We have officially crossed through the looking glass on the subject of trust in the traditional news media.
Yes, we’re in a land described in the Lewis Carroll classic where meaning is exceedingly hard to pin down.
“When I use a word,” Humpty Dumpty said in a rather scornful tone, “it means just what I choose it to mean — neither more nor less.”
“The question is,” said Alice, “whether you can make words mean so many different things.”
“The question is,” said Humpty Dumpty, “which is to be master — that’s all.”
A new Monmouth University poll says that 3 of 4 Americans believe that traditional news organizations report “fake news.”
I’ve been arguing for more than a year that the term should be shunned because its original meaning — that is, fabricated stories intended to fool you — has been so purposely blurred and tainted.
That’s largely the doing of President Trump, who wants nothing more than to have the American public distrust the reality-based press that often reports unflattering — but true — things about him.
Just Tuesday he was tweeting about the “Fake News Networks, those that knowingly have a sick and biased AGENDA.”
The poll set out to measure American beliefs about “fake news,” without clarity about its kaleidoscopic meanings.
Are we talking about factual journalism that a politician doesn’t like (for example, The Washington Post’s reporting on the sexual misconduct of former Alabama judge Roy Moore, which his wife labeled “fake news”)? Or about flat-out lies such as “the pope has endorsed Donald Trump” that circulated on social media during the presidential campaign?
The poll never manages — or really tries — to differentiate between those meanings, or a bunch of others.
Naturally, pro-Trump media outlets made hay with it, none more so than Breitbart News, which splashed a clumsy photo illustration of a trash fire labeled CNN, accompanied by a huge headline: “77 percent believe traditional media guilty of fake news.”
It sure sounded bad, even though the 800 respondents, by a 48 to 35 percent margin, did allow that they trust CNN more than the president.
Chris Cillizza of CNN tweeted a cry of frustration: “ARGHHHHHHHHHH.”
Dig down a layer, though, into the poll’s substance and, while you’ll find cause for legitimate alarm, you’ll also find a troubling conflation of terms.
Consider Question 39a, which asks whether traditional major news sources like TV and newspapers report fake news stories “on purpose in order to push an agenda or do they tend to report them more by accident or because of poor fact checking?”
“When you see the result, you don’t know what it means,” argued Tom Rosenstiel, executive director of American Press Institute, who has a background in polling with Pew Research.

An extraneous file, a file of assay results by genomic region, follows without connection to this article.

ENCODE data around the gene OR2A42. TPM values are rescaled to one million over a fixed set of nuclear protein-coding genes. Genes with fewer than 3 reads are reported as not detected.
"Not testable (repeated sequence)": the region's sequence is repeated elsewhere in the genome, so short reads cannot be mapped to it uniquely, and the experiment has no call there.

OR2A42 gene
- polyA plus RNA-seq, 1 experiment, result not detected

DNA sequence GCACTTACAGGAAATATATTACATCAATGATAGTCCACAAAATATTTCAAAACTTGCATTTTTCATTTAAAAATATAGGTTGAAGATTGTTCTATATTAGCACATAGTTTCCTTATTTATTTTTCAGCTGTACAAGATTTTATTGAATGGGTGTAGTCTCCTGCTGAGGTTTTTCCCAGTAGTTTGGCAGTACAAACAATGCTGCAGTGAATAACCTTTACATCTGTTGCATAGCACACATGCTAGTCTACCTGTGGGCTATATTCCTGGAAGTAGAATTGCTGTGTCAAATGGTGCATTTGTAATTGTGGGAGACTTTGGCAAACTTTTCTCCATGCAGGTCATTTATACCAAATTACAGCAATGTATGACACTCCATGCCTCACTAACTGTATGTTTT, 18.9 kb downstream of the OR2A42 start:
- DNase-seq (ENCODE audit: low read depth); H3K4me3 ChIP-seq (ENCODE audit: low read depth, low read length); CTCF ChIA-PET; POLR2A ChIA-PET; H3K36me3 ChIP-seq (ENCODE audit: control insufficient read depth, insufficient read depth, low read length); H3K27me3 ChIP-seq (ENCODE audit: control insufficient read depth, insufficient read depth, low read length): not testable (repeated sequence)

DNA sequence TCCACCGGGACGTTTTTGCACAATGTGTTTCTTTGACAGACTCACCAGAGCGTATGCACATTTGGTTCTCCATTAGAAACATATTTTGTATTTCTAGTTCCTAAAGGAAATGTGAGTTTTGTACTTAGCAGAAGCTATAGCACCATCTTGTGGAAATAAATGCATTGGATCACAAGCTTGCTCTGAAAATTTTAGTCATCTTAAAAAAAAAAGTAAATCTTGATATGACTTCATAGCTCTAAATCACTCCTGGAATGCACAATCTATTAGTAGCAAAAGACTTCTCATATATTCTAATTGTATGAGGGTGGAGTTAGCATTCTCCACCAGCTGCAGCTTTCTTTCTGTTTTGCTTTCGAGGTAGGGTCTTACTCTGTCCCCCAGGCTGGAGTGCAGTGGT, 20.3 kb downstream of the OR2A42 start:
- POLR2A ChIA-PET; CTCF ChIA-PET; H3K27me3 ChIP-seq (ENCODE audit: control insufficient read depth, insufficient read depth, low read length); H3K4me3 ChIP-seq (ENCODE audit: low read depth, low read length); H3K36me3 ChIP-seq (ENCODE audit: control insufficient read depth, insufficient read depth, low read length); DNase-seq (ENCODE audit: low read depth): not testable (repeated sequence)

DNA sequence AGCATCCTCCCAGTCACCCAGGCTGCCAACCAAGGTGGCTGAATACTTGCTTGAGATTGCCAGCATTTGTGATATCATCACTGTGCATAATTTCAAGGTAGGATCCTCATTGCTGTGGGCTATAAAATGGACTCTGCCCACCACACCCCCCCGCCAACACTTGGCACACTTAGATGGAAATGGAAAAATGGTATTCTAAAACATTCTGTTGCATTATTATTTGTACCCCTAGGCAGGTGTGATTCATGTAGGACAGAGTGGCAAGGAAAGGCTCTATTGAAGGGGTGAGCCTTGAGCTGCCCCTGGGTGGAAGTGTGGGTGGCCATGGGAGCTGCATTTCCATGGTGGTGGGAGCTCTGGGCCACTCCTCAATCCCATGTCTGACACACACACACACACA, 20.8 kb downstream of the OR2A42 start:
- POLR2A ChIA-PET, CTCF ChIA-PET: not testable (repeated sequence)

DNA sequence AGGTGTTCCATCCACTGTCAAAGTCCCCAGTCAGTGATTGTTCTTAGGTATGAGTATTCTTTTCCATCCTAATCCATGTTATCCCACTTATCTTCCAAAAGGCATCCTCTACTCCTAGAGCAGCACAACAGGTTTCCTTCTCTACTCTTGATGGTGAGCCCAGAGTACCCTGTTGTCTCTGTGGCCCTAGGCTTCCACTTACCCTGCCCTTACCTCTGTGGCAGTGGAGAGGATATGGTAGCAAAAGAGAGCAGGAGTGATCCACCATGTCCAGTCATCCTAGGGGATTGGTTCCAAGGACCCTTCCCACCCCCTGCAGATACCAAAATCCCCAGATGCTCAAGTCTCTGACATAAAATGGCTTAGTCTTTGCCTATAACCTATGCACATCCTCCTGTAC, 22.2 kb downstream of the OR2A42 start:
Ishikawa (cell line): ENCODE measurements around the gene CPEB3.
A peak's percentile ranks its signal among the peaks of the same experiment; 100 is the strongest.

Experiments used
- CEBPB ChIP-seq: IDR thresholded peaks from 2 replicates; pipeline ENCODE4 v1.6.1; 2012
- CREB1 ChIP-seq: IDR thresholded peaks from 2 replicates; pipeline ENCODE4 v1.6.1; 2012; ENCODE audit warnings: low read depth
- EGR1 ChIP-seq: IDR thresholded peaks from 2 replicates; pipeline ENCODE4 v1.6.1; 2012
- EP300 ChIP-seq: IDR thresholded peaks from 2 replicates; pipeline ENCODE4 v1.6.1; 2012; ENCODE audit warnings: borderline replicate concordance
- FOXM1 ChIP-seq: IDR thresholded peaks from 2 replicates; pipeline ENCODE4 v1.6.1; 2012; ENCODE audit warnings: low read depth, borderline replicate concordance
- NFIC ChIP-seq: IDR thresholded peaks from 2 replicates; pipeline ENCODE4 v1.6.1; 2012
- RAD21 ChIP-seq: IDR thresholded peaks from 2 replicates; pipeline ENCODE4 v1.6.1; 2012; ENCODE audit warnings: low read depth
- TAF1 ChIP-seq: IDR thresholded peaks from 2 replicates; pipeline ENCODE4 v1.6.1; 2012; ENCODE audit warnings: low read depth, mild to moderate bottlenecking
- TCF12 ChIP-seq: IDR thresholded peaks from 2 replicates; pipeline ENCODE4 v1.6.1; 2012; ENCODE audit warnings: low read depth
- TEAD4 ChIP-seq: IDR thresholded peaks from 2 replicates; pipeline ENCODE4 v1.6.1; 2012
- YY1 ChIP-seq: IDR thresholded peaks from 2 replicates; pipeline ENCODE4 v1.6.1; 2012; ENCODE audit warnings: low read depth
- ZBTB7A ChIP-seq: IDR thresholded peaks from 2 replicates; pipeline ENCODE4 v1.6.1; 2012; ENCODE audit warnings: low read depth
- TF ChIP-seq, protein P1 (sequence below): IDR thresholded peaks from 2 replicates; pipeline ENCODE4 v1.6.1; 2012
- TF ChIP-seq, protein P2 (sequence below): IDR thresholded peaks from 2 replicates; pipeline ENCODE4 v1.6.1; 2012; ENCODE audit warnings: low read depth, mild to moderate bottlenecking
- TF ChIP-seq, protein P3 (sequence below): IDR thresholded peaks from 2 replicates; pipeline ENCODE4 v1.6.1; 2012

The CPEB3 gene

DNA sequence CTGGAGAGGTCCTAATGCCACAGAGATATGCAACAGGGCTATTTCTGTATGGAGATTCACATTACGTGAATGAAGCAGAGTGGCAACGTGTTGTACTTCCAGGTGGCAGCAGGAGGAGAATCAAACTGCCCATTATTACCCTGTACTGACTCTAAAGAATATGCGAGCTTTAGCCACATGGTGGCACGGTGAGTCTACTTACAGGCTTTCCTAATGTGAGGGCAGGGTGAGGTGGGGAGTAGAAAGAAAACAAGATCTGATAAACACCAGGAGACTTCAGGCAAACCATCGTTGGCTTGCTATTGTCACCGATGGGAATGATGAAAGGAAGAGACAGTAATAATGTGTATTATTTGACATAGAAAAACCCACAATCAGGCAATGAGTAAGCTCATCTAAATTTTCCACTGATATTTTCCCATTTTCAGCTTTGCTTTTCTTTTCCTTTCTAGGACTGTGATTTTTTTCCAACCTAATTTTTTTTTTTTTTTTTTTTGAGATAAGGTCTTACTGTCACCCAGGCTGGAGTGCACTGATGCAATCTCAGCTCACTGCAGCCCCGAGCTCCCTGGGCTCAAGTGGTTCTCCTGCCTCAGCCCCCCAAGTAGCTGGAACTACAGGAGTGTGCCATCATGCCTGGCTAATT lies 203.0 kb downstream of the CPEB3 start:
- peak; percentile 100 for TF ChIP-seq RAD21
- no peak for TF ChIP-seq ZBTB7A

“It could mean stories I don’t like, stories that are critical of a person I like, stories that have a factual error, stories that are fundamentally wrong, or stories made up out of whole cloth by pranksters or political propagandists,” he said.
Patrick Murray, director of Monmouth’s polling institute, said that conflation doesn’t worry him.
The poll’s aim, he said, was not to tease out what people mean when they use the term but to measure their overall views.
“The term has become amorphous, but conceptually, it means a lot of people think the media can’t be trusted.”
And, he added, “there’s no question that Donald Trump has been very successful at framing how people see the media. He has undermined trust.”
Now that “fake news” can mean almost anything, it has come to mean almost nothing.
In that way, it’s become about as useful as the term “the media” — so general as to be pointless. (Are we talking about Fox News, your Facebook feed, NPR, the Chicago Tribune, or some unholy combination of everything you see on a screen, read on a printed page or hear on the airwaves?)
Given that confusion, it’s no surprise that many people say they don’t trust the media.
And if “fake news” includes “factual coverage that I don’t like,” it’s no wonder the negative numbers are so high. If it also includes “editorial decisions” that reflect negatively on a particular officeholder, it’s even less wonder.
It’s tempting to say, then, that this poll’s findings are just as meaningless as the term itself. It’s tempting to dismiss the findings as mortally flawed.
But the Humpty Dumpty effect is worrisome. When words can mean anything, and a truth-averse president has made himself the master of meaning, democracy is in peril.
For more by Margaret Sullivan visit wapo.st/sullivan